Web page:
Federalism needs more study, says Diokno
Budget Secretary Benjamin E. Diokno on Tuesday joined a growing list of Cabinet members expressing hesitance to take a plunge into the planned shift to a federal form of government, saying it needed deeper study.
“Now that it’s the major issue of the day, I will suggest to the economic managers that we should come up with an in-depth study,” Diokno said at the Meet Inquirer multimedia forum.
“I’ve been teaching fiscal federalism for many years,” he said.
“The core of federalism is the fiscal side—how do you finance the federal government?” he added.
“The important thing is, first of all, let’s figure out what functions are going to be federal and what functions are to be local or state,” Diokno said.
“Only then can you determine financing, [as] financing follows the functions,” he added.
Diokno said the way the proposed new Charter was drafted was “not clear.”
“That’s our problem: It’s not clear,” he said.
Diokno said that although he wanted the economy opened up, the draft Charter prepared by the constitutional commission “does not do that.”
“I want to open up education, I want to open up mass media, open up competition — all these public services, open them up,” he said.
He said it would be key to a useful debate on federalism if there was a study “looking at various scenarios.”
“For example, who’s going to take care of our public debt?” he said.
Would states share the debt burden or would the federal government shoulder it alone?
“What functions are we going to assign to the states?” he said.
“We can’t just adopt a system of government without knowing the implications,” Diokno said.
“Healthy and rigorous discussion is healthy for democracy,” he said.
“I’m for further study,” which can be done in three months, he added.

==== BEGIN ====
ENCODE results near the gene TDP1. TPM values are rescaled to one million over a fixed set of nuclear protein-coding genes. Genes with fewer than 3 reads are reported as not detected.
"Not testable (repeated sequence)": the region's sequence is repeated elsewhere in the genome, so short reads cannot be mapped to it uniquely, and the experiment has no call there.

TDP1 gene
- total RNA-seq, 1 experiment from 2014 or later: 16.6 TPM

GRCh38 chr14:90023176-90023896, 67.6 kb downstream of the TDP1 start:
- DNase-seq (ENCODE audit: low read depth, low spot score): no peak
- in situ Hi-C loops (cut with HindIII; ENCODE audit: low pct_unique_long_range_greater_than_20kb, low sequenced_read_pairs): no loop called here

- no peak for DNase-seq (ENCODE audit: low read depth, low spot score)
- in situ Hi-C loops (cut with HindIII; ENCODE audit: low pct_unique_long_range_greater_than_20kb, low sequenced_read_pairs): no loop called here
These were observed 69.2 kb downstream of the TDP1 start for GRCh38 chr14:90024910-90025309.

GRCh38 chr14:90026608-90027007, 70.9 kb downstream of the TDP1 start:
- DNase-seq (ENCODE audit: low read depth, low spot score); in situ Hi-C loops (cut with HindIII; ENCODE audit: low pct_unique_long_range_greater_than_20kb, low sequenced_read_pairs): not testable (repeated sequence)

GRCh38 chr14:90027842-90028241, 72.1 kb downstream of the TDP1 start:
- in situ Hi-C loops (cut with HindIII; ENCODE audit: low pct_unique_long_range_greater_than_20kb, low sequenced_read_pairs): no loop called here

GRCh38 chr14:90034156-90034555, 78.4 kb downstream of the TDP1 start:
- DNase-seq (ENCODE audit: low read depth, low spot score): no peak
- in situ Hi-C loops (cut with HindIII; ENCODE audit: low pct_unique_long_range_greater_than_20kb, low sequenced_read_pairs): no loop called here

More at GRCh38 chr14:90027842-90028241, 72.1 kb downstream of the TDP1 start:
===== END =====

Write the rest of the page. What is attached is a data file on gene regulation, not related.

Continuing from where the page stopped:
The Department of Finance had warned that the shift to a federal form of government could bloat the budget deficit to P1.2 trillion.
Gil S. Beltran, finance undersecretary and chief economist, said the deficit would reach 6.7 percent of gross domestic product, the biggest ever.
After local business chambers urged Congress to go slow on federalism, more groups have followed suit.
In a joint statement on Tuesday, 19 mostly business groups expressed concern over the consequences of shifting to federalism.
The 19 organizations were Alyansa Agrikultura, Asia Pacific Real Estate Association, Bankers Association of the Philippines, Foundation for Economic Freedom, Institute of Corporate Directors, Investment House Association of the Philippines, Judicial Reform Initiative, National Real Estate Association, Organizations of Socialized Housing Developers of the Philippines, People Management Association of the Philippines, Philippine Constructors Association, Philippine Institute of Certified Public Accountants, Philippine Women’s Economic Network, Semiconductor and Electronics Industries in the Philippines Inc., Shareholders’ Association of the Philippines, Subdivision and Housing Developers Association, Tax Management Association of the Philippines, UP School of Economics Alumni Association, and Women’s Business Council Philippines.
“Both the private and public sectors cannot be perceived as lacking in resolve on the fiscal front, seeing how financial markets are so sensitive,” said the groups in a joint statement.
“For this reason, many other organizations join the seven large business organizations in calling for legislators to weigh carefully the costs and risks associated with the proposed monumental shift to a federal system of government,” the statement said. —With a report from Roy Stephen C. Canivel
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